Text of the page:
CALF MORTALITY IN A BEEF RANCH IN KENYA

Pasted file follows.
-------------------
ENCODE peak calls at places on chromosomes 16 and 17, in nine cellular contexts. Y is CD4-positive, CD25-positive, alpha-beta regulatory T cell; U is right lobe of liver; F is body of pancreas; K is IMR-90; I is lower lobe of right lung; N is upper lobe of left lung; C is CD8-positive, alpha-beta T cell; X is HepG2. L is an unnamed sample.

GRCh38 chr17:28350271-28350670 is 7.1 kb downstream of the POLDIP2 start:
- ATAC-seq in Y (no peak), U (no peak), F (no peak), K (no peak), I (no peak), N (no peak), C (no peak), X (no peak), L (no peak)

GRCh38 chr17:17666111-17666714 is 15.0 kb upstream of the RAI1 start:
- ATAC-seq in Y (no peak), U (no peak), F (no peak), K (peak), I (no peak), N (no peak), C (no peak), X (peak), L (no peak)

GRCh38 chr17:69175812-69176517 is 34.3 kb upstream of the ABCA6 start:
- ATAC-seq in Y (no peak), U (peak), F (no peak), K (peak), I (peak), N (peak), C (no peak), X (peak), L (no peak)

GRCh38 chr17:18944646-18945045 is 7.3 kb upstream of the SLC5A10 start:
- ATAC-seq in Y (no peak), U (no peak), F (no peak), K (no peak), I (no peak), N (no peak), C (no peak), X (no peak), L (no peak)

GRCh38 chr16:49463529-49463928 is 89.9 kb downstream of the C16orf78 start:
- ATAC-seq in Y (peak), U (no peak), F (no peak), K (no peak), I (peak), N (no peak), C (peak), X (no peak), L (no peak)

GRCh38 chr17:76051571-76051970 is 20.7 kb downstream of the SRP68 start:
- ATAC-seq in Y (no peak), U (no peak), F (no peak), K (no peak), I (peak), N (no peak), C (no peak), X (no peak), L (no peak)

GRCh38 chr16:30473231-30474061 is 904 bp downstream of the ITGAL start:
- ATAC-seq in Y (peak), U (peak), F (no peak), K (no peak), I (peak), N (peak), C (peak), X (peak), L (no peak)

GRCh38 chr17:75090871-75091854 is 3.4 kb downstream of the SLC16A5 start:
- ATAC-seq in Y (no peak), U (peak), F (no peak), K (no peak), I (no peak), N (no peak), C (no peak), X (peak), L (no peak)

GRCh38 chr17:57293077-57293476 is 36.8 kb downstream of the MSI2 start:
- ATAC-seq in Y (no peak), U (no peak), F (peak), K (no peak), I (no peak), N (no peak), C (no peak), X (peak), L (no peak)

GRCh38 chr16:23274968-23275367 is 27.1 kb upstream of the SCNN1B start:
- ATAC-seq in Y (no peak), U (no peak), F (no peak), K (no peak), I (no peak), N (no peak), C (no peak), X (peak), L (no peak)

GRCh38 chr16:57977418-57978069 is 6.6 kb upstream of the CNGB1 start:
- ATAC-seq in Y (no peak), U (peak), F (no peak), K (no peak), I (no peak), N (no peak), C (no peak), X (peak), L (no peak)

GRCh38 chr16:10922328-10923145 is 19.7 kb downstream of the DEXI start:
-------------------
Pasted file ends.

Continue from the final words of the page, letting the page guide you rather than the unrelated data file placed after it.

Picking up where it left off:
Calfhood mortality has been reported as one of the common causes of reduced productivity in beef cattle herds. This study was designed to determine the causes and risk factors for calfhood mortality in a large scale Kenyan beef cattle herd. The study was carried out in a large-scale beef cattle ranch in Nanyuki, Laikipia District, Kenya and data was collected from the stud and the commercial calves records. Mortality records between January 2005 and July 2012 were used. The results revealed that the average mortality rate in the calf population was approximately 12.54% (979/7806) per year. The year with the highest mortality rate was 2009 with 204 cases of dead calves out of 979 (25%), while the year with least mortality was 2010 at 10.66%, being 63 cases out of 979. In conclusion it was observed that the ranch could reduce the rate of calf hood mortality if they were keen on sanitation, improved housing, follow up treatment and if they ensured that the calves ingested enough colostrum at the proper time.

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